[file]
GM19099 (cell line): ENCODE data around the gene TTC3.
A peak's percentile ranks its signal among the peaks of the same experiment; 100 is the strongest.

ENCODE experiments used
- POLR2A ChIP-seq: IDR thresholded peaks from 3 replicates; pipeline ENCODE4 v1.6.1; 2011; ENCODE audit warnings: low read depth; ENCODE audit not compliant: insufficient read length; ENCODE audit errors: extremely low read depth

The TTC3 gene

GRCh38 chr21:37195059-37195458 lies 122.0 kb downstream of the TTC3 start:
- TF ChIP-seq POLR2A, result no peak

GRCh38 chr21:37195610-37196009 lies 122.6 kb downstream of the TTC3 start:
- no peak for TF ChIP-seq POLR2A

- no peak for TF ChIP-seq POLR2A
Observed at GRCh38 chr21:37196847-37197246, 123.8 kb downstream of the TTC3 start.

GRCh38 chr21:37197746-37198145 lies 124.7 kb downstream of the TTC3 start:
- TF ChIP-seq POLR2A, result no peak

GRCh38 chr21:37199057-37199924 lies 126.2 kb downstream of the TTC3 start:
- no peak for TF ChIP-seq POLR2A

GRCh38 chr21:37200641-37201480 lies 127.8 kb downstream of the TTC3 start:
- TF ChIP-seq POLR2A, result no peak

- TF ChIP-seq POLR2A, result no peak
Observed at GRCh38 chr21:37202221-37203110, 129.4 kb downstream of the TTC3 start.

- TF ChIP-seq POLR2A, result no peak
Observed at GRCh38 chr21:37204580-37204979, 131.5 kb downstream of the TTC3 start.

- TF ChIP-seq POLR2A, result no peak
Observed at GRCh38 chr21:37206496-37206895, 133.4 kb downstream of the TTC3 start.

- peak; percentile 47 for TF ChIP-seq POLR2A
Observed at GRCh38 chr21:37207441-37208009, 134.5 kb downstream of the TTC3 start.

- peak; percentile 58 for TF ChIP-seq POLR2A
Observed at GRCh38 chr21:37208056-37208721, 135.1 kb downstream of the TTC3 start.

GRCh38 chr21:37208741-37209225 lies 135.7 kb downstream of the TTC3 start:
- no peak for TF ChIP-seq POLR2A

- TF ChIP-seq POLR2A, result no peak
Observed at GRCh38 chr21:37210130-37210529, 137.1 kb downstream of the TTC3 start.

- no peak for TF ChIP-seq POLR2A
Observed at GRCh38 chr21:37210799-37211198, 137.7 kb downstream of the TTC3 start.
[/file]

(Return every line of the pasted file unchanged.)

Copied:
GM19099 (cell line): ENCODE data around the gene TTC3.
A peak's percentile ranks its signal among the peaks of the same experiment; 100 is the strongest.

ENCODE experiments used
- POLR2A ChIP-seq: IDR thresholded peaks from 3 replicates; pipeline ENCODE4 v1.6.1; 2011; ENCODE audit warnings: low read depth; ENCODE audit not compliant: insufficient read length; ENCODE audit errors: extremely low read depth

The TTC3 gene

GRCh38 chr21:37195059-37195458 lies 122.0 kb downstream of the TTC3 start:
- TF ChIP-seq POLR2A, result no peak

GRCh38 chr21:37195610-37196009 lies 122.6 kb downstream of the TTC3 start:
- no peak for TF ChIP-seq POLR2A

- no peak for TF ChIP-seq POLR2A
Observed at GRCh38 chr21:37196847-37197246, 123.8 kb downstream of the TTC3 start.

GRCh38 chr21:37197746-37198145 lies 124.7 kb downstream of the TTC3 start:
- TF ChIP-seq POLR2A, result no peak

GRCh38 chr21:37199057-37199924 lies 126.2 kb downstream of the TTC3 start:
- no peak for TF ChIP-seq POLR2A

GRCh38 chr21:37200641-37201480 lies 127.8 kb downstream of the TTC3 start:
- TF ChIP-seq POLR2A, result no peak

- TF ChIP-seq POLR2A, result no peak
Observed at GRCh38 chr21:37202221-37203110, 129.4 kb downstream of the TTC3 start.

- TF ChIP-seq POLR2A, result no peak
Observed at GRCh38 chr21:37204580-37204979, 131.5 kb downstream of the TTC3 start.

- TF ChIP-seq POLR2A, result no peak
Observed at GRCh38 chr21:37206496-37206895, 133.4 kb downstream of the TTC3 start.

- peak; percentile 47 for TF ChIP-seq POLR2A
Observed at GRCh38 chr21:37207441-37208009, 134.5 kb downstream of the TTC3 start.

- peak; percentile 58 for TF ChIP-seq POLR2A
Observed at GRCh38 chr21:37208056-37208721, 135.1 kb downstream of the TTC3 start.

GRCh38 chr21:37208741-37209225 lies 135.7 kb downstream of the TTC3 start:
- no peak for TF ChIP-seq POLR2A

- TF ChIP-seq POLR2A, result no peak
Observed at GRCh38 chr21:37210130-37210529, 137.1 kb downstream of the TTC3 start.

- no peak for TF ChIP-seq POLR2A
Observed at GRCh38 chr21:37210799-37211198, 137.7 kb downstream of the TTC3 start.